United States District Court, D. Delaware
Decided May 27, 2014
Jane Colahar, Plaintiff, Pro se, Newark, DE.
Rudolph Colahar, Plaintiff, Pro se, Newark, DE.
For Mortgage Contracting Services, LLC, Movant: John A. Elzufon, LEAD ATTORNEY, Elzufon Austin Reardon Tarlov & Mondell, P.A., Wilmington, DE.
SUE L. ROBINSON, UNITED STATES DISTRICT JUDGE.
1. Introduction. Plaintiffs Jan'e Colahar (" Jan'e" ) and Rudolph Colahar (" Rudolph" ) (together " plaintiffs" ) proceed pro se and have paid the filing fee. They filed this lawsuit against defendants Wells Fargo Bank N.A. (" Wells Fargo" ) and U.S. Bank, National Association (" U.S. Bank" ) (together " defendants" ) alleging the wrongful foreclosure of real property located at 53 Hempstead Drive, Newark, Delaware, " involving a bankruptcy discharge." (D.I. 2.) Plaintiffs challenge a judgment as " void" and allege that " the expected end results are an offset of the balance that the alleged bank claim[s] is owed on the property, even though the house was discharge[d] in bankruptcy." ( Id. at ¶ ¶ 2, 12)
2. Background. On April 25, 2014, Jan'e filed a motion for an injunction and restraining order (D.I. 5) against defendant Wells Fargo and non-party Mortgage Contracting Services, LLC (" MCS" ), opposed by MCS (D.I. 10) to stop them from taking her home. Jan'e contends that Wells Fargo hired MCS to seize the property. She indicates that the " house has not been sold or auction[ed]." (D.I. 5, ¶ 4) In addition, she contends that items have been stolen from the property and that Wells Fargo has attempted " to have the electric company to change the bill in their name." ( Id. at ¶ 6)
3. In its opposition to the motion, MCS provides evidence that the real property at issue is the subject of a foreclosure action in the Superior Court of the State of Delaware in and for New Castle County (" Superior Court" ), U.S. Bank v. Colahar, C.A. No. N09L-11-024 JAP, that commenced on November 4, 2009. (D.I. 10, Ex. A) The property was most recently scheduled for a sheriff's sale on April 8, 2014, but the sale was stayed when Rudolph filed a Chapter 13 petition for bankruptcy in the United States Bankruptcy Court for the District of Maryland (" Maryland Bankruptcy Court" ) on April 3, 2014, In re: Colahar, Bankr. No. 14-15282-PM (Bankr. D. Md.); ( Id. at Exs. A, B, C) During the relevant time-frame, Rudolph has filed two other bankruptcy petitions in the Maryland Bankruptcy Court, both of which resulted in an automatic stay. See In re: Colahar, Bankr. No. 11-25341 (Bankr. D. Md.) filed July 27, 2011; In re: Colahar, Bankr. No. 13-23620 (Bankr. D. Md.) filed August 9, 2-13. On April 22, 2014, the Maryland Bankruptcy Court dismissed In re: Colahar, Bankr. No. 14-15282-PM after Rudolph failed to pay the required filing fee. ( Id. at Ex. D) In the same order, the Maryland Bankruptcy Court terminated the automatic stay that had been imposed pursuant to 11 U.S.C. § 362(a). ( Id. ) Jan'e filed the instant motion on April 25, 2014.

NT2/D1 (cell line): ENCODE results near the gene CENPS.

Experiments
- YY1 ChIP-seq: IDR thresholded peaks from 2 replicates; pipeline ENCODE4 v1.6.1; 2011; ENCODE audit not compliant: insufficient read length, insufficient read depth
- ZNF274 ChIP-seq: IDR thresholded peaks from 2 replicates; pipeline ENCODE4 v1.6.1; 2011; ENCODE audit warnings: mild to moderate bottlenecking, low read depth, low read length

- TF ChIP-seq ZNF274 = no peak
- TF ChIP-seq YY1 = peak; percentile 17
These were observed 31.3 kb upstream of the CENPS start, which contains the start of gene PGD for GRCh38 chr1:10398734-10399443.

4. Plaintiffs' complaint/notice of lis pendens states that " on April 12, 2011, the property at issue was identified by the bankruptcy trustee on grounds that there are liens against the property of greater value then [sic] the property itself." (D.I. 2, ¶ 4) Records from the United States Bankruptcy Court for the District of Delaware (" Delaware Bankruptcy Court" ) indicate that Jan'e, like Rudolph, filed bankruptcy proceedings during the relevant time-frame, both of which included the real property at issue as property of the bankruptcy state; the first filed on September 13, 2010, and the second filed on July 9, 2012. See In re Colahar, Bankr. No. 10-12868-BLS (Bankr. D. Del.); In re Colahar, Bankr No. 12-12014-BLS (Bankr. D. Del.). In both proceedings, the Delaware Bankruptcy Court granted relief from the automatic stay with respect to the property at issue upon U.S. Bank's motion and a subsequent finding that U.S. Bank's interest in the property was not adequately protected. The Delaware Bankruptcy Court stated, " [US Bank] is hereby granted relief from the automatic stay, and the automatic stay is terminated, with respect to [US Bank's] interest in the property. [US Bank] is hereby permitted to exercise its rights under applicable non-bankruptcy law against the property, including but not limited to foreclosure of the mortgage." In re Colahar, Bankr. No. 10-12868-BLS (Bankr. D. Del.) at D.I. 33; In re Colahar, Bankr. No. 12-12014-BLS (Bankr. D. Del.) at D.I. 23. Both bankruptcy proceedings filed in the Delaware Bankruptcy Court are closed. See In re Colahar, Bankr. No. 10-12868-BLS (Bankr. D. Del.) at D.I. 66;
In re Colahar, Bankr. No. 12-12014-BLS (Bankr. D. Del.) at D.I. 24.
5. Standard of Review. A preliminary injunction is " an extraordinary remedy that should be granted only if (1) the plaintiff is likely to succeed on the merits; (2) denial will result in irreparable harm to the plaintiff; (3) granting the injunction will not result in irreparable harm to the defendant; and (4) granting the injunction is in the public interest." NutraSweet Co. v. Vit-Mar Enterprises, Inc., 176 F.3d 151, 153 (3d Cir. 1999) (" NutraSweet II" ). The elements also apply to temporary restraining orders. See NutriSweet Co. v. Vit-Mar Enterprises., Inc., 112 F.3d 689, 693 (3d Cir. 1997) (" NutraSweet I" ) (a temporary restraining order continued beyond the time permissible under Rule 65 must be treated as a preliminary injunction, and must conform to the standards applicable to ...